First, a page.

5 Tips on Asking for What You Want

posted by Nick Nielsen on Monday, November 06, 2017 in Unified Communications and IT Blog

Whether we’re trying to get buy in on a project, have others to support our idea, or have someone complete a task, we have a lot of asks both professionally and personally. There are 5 tips that can help you successfully ask someone for something, regardless of the context. To put this in perspective, I’d like to recount a recent conversation I shared with my 7 year old son. He wanted a pair of football gloves. They were a specific pair of Green Bay Packer gloves, they were ONLY $25, and they were to be the perfect complement to his helmet and jersey.

To provide context, you should know he really, REALLY, REALLY wanted them. They were, in fact, only $25. Did I mention that? This is how our conversation went:

“Dad, I REALLY want Packer football gloves.”

“Son, your birthday is only a couple weeks away. You should put it on your wish list.”

“But Dad, you’ll forget and I won’t get them in time.”

“In time for what?”

“In time for Halloween! I need them for my costume.”

(This is when I revert to one of the classic parent maneuvers…the Deflection) “Well, let me talk to your mom.”

“UGH (loud sigh and foot stomp), I know what that means Dad, you aren’t going to get them!”

“Well, maybe we could use your allowance and you can save up for a few weeks…”

“Dad, I only have $2 in my piggy bank right now, and it would take 2 months allowance and another $3 dollars to get them” (At this point in time, I’m more impressed with his math skills than anything else…but he’s not amused and is becoming emotional.)

“Son, let’s stop and talk about how to ask for something that you really want.”



I was, in fact, sympathetic towards his cause. What proud father wouldn’t want to see his son march around in a new pair of Green Bay Packer football gloves? I knew he would love them, and I would love the hours of bonding time while playing catch with him in the backyard.

His question was a reasonable one, but what turned me off was his approach. So I decided to stop and reframe his approach. I explained to him that in ‘Sales’, you have to ask people for things all the time; and that it’s not always what you are asking for, but how you go about asking.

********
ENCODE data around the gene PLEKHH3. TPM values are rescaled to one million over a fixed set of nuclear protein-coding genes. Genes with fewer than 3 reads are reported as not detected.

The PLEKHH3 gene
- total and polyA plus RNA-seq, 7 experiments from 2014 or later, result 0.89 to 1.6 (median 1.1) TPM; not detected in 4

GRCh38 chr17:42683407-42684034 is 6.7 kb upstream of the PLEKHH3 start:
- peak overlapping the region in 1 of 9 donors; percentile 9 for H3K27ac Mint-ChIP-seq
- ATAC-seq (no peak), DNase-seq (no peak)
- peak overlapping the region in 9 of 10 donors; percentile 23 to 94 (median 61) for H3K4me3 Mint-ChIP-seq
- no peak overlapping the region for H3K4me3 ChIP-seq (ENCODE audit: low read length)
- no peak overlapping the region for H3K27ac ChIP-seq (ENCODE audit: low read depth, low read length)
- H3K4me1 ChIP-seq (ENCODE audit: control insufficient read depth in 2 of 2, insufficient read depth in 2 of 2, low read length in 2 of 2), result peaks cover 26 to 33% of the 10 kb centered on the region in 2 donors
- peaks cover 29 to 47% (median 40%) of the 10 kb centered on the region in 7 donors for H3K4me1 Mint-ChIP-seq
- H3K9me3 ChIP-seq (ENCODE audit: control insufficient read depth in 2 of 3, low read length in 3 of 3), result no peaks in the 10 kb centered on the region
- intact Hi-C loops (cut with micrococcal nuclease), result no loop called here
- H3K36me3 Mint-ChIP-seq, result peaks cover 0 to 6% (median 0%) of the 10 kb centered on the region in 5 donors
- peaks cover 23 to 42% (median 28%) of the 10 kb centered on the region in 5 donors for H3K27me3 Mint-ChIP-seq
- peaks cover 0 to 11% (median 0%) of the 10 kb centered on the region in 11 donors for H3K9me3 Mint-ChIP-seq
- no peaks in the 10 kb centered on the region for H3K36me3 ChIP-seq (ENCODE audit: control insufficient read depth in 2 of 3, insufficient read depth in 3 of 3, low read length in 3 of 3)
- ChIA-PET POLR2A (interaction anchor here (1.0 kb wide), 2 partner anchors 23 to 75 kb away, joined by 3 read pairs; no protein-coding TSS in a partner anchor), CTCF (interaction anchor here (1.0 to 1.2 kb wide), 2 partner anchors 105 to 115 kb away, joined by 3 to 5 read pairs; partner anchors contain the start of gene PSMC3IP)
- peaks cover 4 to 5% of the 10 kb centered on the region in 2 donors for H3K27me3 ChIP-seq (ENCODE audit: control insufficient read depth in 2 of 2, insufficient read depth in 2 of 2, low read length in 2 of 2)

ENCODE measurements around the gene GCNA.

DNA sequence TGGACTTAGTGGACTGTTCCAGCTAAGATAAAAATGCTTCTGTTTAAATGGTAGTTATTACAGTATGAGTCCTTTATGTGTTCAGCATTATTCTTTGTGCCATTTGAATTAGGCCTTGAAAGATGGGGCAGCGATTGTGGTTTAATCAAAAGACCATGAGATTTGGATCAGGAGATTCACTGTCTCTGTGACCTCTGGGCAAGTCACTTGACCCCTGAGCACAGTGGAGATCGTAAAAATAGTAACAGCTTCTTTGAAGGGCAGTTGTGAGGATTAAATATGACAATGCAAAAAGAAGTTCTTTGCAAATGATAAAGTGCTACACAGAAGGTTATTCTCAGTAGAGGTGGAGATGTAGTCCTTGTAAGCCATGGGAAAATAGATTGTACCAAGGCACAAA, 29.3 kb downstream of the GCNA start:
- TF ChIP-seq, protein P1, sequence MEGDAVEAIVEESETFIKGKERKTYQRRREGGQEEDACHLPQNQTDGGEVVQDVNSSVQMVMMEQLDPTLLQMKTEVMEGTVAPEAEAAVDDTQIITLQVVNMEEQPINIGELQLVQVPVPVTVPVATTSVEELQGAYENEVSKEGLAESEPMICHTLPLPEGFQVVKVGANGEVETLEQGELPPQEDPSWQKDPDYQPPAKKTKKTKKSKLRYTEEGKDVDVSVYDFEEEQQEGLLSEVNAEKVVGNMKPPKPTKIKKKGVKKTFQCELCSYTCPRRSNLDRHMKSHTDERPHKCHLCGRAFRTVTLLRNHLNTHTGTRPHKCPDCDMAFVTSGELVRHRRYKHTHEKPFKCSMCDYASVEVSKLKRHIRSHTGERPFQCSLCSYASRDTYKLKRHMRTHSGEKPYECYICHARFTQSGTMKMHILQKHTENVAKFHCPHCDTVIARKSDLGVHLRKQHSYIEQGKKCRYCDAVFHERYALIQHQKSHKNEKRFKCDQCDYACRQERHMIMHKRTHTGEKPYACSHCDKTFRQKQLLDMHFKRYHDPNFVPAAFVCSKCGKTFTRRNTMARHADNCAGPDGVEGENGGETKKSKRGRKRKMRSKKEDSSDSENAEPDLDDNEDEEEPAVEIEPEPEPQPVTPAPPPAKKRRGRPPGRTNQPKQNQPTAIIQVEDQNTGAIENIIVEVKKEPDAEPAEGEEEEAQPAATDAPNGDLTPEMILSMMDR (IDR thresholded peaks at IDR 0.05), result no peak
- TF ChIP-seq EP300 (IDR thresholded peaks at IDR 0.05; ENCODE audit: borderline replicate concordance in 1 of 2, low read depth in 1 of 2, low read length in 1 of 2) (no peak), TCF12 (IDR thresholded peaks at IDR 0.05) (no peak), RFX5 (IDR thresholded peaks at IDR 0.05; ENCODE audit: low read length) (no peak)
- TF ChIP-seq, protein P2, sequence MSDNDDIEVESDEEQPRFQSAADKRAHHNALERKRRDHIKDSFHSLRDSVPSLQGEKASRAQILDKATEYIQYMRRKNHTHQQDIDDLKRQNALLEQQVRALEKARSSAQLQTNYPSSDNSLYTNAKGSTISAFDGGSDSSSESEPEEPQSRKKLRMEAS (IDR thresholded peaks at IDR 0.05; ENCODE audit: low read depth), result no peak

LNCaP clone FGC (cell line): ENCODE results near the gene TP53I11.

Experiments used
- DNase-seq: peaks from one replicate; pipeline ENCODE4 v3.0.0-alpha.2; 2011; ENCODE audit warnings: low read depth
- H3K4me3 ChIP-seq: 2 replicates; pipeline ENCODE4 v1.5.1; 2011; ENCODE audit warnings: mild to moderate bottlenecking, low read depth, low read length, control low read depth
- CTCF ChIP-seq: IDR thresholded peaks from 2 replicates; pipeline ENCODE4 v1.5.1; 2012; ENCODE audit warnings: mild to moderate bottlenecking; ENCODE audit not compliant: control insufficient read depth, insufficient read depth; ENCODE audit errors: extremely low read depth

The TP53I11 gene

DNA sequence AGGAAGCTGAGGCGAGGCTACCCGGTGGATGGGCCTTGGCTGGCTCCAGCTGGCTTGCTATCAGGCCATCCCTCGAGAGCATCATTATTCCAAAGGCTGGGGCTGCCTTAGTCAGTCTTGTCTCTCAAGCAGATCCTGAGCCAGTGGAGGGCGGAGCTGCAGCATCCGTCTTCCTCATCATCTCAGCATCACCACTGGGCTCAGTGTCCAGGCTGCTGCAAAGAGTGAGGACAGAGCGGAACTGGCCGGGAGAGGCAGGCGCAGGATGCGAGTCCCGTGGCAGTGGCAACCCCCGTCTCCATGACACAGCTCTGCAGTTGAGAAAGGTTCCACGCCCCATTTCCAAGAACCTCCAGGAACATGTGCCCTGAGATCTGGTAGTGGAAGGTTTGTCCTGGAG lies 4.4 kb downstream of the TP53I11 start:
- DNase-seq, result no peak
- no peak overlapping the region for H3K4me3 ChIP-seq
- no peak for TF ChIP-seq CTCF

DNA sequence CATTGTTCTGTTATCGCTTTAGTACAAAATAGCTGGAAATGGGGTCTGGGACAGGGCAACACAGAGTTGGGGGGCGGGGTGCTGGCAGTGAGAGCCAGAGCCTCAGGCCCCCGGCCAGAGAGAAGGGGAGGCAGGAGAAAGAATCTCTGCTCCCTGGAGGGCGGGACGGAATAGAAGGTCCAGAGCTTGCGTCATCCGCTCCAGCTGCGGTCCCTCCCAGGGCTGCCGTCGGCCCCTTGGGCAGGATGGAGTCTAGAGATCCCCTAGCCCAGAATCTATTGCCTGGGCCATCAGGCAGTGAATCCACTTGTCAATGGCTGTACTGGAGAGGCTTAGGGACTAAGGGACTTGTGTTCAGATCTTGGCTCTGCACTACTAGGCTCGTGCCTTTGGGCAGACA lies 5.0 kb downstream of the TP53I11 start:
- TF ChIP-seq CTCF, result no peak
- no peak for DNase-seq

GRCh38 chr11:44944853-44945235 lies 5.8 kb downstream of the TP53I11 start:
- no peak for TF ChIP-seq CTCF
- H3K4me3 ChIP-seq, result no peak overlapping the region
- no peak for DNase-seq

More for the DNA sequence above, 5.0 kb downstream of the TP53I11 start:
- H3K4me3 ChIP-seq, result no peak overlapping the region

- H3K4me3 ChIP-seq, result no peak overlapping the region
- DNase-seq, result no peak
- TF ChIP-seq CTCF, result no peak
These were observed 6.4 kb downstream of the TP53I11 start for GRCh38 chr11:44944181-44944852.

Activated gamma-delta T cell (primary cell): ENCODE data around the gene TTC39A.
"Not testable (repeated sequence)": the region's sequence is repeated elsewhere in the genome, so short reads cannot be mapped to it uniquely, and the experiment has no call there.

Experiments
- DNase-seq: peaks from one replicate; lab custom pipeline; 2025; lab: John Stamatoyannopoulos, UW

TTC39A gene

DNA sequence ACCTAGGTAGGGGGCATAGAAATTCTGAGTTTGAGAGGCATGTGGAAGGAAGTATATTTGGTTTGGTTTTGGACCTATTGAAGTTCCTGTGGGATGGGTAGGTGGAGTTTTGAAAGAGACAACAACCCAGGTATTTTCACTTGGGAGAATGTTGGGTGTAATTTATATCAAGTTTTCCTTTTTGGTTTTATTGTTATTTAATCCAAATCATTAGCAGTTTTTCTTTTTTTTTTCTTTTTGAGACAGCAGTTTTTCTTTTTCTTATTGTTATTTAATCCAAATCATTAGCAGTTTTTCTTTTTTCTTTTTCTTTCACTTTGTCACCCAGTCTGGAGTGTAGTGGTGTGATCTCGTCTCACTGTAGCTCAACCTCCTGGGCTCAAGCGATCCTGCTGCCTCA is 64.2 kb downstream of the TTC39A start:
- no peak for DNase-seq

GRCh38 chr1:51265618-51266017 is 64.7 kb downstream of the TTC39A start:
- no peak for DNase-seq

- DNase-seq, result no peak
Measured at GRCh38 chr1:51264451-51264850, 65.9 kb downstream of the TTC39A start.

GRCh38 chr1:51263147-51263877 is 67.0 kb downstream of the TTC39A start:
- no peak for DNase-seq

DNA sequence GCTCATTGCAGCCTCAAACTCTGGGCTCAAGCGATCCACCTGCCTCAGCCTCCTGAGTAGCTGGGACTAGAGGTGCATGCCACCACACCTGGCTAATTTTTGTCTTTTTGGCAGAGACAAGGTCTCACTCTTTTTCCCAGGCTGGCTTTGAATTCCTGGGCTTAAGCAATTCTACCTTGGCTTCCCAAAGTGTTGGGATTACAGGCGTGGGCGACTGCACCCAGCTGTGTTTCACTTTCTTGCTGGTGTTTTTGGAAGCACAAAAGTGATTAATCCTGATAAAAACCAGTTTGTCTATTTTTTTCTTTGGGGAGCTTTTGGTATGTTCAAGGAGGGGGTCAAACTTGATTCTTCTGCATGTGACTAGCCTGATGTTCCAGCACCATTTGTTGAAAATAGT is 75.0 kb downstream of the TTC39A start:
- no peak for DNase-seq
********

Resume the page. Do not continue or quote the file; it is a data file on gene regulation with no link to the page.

So, I conjured up my wisdom from many failed asks over the years and offered him these five tips on how to ask:

  1. Be Polite. Prepare your mom first, “Mom, can I ask you a question?” Then let her take her coat, purse and shoes off before you bombard her.
  2. Be Flexible. Let your Mom know that you’d be willing to give up your future allowance, or to take on extra chores or responsibilities. This will let her know that it’s something you are serious about and willing to work for.
  3. Be Reasonable. If your Mom agrees to the request, don’t expect that we are going to pile in the car and drive immediately to the sporting goods store. Understand that her decision will be based almost as much on convenience as it is ethics and economics.
  4. Be Gracious. Even if you don’t get your way, try to understand her decision. Don’t pout, don’t storm off, and you’ll have better luck next time; and if things do go your way ALWAYS be sure to say ‘Thank you’. Hugs are acceptable too.
  5. Remember Practice Makes Perfect. Asking for things is hard, especially when you REALLY want something. Try to prepare by practicing so you can choose your approach wisely and temper your reaction.

After our father-son bonding moment ended, we practiced, and practiced again, and when his Mom came home, I hid in the next room and listened to him work through each of the tips one by one. He was AMAZING! I was so proud of how well he adjusted his approach and approached his ask this time around. But, did it work for him?  Take a look and answer yourself.

I encourage you to take a minute and frame your own approach the next time you have to ask someone for something, whether it’s at home or at work. Follow these five tips and you might be surprised how much easier it is to gain cooperation from others.

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About The Author

Nick Nielsen began his work in the telecommunications industry in 2001. Prior to that, Nick attended Coe College, where he earned his Bachelor of Arts in Communication, was a student-athlete, served as a coach post-graduation, and also met his wife, Wendy. He then went on to earn his Master’s from the University of Iowa’s Tippie MBA program. Today, Nick serves as Vice President of Sales for GreatAmerica Financial.  Prior to joining GreatAmerica in 2008, he served in various leadership positions with U.S. Cellular.

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